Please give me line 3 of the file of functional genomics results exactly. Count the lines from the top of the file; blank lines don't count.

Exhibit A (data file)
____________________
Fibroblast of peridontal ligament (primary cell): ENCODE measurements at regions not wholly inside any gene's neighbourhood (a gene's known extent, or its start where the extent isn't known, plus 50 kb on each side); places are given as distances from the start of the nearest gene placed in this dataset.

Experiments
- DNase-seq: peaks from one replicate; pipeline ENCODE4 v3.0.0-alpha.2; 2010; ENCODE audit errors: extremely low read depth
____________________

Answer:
- DNase-seq: peaks from one replicate; pipeline ENCODE4 v3.0.0-alpha.2; 2010; ENCODE audit errors: extremely low read depth